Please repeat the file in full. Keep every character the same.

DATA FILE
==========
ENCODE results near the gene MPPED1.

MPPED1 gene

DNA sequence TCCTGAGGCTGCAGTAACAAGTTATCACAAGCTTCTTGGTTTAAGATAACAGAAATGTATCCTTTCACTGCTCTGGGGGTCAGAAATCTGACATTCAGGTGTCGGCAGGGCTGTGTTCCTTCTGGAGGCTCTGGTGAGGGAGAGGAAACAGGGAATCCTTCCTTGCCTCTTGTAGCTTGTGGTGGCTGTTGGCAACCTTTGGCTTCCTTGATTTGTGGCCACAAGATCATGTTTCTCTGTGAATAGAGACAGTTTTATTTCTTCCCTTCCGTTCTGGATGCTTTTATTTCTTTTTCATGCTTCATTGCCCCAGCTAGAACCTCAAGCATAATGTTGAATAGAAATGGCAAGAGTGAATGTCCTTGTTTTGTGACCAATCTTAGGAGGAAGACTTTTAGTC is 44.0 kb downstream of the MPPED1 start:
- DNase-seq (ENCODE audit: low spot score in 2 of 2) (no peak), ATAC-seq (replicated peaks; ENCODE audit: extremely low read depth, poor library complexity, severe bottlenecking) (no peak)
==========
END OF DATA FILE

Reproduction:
ENCODE results near the gene MPPED1.

MPPED1 gene

DNA sequence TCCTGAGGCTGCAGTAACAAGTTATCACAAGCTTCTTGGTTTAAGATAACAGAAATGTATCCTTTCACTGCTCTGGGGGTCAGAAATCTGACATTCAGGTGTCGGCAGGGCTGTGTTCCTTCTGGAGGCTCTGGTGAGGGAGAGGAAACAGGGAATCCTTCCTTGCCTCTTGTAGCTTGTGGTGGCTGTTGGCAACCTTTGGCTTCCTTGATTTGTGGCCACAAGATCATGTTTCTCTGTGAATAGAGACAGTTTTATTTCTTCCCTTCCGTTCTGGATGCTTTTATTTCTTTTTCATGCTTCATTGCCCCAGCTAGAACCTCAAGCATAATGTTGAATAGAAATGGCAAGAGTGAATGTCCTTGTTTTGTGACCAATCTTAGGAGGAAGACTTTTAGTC is 44.0 kb downstream of the MPPED1 start:
- DNase-seq (ENCODE audit: low spot score in 2 of 2) (no peak), ATAC-seq (replicated peaks; ENCODE audit: extremely low read depth, poor library complexity, severe bottlenecking) (no peak)